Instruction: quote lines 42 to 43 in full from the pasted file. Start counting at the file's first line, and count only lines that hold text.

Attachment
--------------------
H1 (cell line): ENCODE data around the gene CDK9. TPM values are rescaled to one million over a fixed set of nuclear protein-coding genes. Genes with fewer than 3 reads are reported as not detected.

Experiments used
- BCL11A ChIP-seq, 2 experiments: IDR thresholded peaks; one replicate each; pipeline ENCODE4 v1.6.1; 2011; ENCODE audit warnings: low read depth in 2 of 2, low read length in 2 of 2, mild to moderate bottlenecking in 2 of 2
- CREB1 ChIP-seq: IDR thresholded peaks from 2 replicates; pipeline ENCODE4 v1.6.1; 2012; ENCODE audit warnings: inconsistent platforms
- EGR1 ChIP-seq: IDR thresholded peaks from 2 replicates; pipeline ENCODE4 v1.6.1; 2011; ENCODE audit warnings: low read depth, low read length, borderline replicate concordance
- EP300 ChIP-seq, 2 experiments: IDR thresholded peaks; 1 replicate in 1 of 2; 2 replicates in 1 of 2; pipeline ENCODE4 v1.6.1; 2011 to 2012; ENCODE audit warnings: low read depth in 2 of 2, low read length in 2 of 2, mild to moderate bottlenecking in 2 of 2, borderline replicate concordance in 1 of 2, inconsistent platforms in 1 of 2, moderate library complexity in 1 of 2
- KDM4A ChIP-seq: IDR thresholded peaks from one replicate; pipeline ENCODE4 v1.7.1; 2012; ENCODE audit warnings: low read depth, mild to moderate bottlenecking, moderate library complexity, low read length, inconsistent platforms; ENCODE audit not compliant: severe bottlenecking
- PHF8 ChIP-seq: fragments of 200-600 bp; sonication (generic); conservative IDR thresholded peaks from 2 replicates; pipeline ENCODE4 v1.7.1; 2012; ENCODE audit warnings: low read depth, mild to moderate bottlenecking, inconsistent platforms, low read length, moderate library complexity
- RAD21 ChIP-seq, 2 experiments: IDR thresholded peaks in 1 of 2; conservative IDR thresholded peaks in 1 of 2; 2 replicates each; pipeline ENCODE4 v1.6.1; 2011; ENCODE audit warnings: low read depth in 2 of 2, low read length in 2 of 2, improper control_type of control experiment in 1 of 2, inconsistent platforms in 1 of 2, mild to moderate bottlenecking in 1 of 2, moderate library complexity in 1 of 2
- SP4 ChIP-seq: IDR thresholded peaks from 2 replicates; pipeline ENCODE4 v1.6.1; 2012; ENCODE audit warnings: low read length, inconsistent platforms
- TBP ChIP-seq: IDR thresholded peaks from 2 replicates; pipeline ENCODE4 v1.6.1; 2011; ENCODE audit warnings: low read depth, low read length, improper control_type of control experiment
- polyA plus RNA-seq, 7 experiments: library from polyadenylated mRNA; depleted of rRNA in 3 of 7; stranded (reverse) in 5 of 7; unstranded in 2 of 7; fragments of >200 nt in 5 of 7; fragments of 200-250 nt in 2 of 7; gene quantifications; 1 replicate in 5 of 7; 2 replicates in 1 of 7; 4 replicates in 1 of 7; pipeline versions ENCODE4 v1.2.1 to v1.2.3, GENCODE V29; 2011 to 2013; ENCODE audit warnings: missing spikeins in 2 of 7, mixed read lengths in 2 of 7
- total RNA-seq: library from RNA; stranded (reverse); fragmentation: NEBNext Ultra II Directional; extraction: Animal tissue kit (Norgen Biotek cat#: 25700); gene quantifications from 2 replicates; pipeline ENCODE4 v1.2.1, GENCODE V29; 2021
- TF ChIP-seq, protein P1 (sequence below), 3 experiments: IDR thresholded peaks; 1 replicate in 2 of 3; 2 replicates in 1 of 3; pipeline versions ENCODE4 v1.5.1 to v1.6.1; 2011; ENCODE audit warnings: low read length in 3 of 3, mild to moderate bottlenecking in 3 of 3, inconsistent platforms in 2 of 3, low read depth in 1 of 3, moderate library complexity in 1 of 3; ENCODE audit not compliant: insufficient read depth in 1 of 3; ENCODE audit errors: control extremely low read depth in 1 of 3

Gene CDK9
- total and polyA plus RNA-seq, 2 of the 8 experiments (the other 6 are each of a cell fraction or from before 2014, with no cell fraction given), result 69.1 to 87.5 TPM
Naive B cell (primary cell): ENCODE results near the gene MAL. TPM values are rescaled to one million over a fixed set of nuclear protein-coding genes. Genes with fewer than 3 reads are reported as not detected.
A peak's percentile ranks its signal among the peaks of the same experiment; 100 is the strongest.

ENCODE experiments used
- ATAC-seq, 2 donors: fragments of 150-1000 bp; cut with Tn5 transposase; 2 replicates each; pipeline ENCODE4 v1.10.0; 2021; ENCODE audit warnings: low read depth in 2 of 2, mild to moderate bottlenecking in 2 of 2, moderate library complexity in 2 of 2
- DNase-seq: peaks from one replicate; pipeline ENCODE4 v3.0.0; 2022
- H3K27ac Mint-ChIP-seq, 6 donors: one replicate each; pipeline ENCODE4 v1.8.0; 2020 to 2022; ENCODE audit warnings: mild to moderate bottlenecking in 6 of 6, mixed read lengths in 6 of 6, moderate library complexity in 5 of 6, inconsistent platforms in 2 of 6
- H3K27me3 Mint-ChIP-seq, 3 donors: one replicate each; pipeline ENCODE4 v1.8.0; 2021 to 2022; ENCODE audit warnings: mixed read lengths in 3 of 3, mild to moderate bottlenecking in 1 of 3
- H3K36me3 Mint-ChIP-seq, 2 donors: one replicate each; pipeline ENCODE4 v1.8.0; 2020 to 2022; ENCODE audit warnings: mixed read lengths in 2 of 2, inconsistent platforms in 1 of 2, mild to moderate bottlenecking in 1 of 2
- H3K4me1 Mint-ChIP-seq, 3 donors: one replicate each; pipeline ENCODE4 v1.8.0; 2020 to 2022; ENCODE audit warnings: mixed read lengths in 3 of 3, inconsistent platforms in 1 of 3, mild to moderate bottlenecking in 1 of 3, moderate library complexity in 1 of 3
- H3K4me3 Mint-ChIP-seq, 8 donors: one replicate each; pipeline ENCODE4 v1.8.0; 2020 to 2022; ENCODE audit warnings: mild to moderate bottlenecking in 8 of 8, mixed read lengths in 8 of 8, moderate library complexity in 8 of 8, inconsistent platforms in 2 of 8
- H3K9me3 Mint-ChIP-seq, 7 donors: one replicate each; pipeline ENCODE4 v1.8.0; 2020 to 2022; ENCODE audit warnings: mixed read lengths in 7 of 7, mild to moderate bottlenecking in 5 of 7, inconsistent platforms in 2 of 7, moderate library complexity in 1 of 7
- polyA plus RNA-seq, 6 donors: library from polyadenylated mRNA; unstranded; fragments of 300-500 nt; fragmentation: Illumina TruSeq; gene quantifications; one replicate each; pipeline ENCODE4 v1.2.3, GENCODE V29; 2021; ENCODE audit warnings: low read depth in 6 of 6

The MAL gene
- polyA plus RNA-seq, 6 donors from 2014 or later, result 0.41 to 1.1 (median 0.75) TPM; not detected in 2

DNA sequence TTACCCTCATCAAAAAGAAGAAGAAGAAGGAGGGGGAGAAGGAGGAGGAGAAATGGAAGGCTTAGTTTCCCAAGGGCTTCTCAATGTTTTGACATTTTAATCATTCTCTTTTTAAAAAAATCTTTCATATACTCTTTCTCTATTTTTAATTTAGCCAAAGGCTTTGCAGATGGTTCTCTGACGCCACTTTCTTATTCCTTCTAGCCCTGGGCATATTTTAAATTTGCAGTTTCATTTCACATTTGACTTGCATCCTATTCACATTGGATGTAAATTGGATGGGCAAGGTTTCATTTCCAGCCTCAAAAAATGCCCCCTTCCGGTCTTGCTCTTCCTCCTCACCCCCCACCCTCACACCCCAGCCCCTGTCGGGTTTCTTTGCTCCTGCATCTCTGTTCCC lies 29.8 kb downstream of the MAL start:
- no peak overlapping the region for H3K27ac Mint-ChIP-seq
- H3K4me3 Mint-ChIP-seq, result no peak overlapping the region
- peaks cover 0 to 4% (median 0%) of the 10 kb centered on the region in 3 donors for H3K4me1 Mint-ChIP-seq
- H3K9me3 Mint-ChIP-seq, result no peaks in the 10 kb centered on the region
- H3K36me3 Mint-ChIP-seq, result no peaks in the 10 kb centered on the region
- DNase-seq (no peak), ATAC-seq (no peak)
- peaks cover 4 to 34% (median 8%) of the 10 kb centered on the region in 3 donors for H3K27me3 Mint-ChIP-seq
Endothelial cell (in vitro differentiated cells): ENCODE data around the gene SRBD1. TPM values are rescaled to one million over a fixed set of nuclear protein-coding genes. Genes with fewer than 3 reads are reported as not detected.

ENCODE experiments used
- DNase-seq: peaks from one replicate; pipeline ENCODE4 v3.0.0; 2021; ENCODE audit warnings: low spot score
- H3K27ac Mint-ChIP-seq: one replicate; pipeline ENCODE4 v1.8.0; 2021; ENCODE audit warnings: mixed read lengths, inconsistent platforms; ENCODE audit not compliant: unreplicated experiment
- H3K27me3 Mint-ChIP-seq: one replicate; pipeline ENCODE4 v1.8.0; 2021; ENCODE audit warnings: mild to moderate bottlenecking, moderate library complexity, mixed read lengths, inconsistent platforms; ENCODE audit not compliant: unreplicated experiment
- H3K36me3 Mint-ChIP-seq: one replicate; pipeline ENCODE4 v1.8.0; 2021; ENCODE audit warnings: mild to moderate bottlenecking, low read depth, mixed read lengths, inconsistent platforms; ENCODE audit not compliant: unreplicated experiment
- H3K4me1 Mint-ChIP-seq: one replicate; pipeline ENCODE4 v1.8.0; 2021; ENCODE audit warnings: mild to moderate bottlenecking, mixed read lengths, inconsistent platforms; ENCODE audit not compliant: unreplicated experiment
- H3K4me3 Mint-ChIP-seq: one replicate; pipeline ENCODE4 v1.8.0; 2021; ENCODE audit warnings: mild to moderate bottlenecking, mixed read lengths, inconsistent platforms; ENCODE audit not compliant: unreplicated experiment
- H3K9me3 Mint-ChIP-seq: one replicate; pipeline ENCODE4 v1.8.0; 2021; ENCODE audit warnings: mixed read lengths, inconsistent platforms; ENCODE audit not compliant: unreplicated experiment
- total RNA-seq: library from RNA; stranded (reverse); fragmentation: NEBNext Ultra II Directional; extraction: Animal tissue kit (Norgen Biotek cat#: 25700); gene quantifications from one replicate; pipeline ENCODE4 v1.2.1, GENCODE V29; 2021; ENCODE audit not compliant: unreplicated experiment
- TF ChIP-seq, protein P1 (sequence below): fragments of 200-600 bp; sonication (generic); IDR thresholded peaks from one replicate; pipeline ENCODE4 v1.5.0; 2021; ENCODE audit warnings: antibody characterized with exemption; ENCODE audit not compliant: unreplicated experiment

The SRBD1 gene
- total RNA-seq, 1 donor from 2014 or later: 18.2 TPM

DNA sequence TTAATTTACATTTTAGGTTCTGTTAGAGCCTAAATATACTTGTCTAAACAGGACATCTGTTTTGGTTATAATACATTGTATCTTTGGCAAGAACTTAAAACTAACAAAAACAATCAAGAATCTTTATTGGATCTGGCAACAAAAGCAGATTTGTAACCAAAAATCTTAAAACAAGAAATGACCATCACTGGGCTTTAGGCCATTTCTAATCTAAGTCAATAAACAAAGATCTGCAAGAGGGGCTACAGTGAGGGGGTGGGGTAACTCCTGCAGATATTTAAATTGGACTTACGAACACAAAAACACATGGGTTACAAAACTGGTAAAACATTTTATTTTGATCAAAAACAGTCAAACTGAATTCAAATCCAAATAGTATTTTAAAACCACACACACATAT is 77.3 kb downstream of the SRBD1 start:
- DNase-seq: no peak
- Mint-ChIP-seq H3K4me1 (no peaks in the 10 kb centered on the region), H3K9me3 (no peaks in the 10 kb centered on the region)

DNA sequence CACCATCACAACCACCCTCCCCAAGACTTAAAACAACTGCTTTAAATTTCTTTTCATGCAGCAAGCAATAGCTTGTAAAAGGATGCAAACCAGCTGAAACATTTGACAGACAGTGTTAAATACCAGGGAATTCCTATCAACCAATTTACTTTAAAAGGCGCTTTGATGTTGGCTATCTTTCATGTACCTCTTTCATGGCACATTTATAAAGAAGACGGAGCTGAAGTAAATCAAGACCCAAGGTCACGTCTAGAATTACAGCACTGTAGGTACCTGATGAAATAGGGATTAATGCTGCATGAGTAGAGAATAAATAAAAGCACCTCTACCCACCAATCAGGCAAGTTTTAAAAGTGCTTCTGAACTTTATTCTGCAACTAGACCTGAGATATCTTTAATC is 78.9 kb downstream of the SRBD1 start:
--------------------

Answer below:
- H3K27ac Mint-ChIP-seq: one replicate; pipeline ENCODE4 v1.8.0; 2021; ENCODE audit warnings: mixed read lengths, inconsistent platforms; ENCODE audit not compliant: unreplicated experiment
- H3K27me3 Mint-ChIP-seq: one replicate; pipeline ENCODE4 v1.8.0; 2021; ENCODE audit warnings: mild to moderate bottlenecking, moderate library complexity, mixed read lengths, inconsistent platforms; ENCODE audit not compliant: unreplicated experiment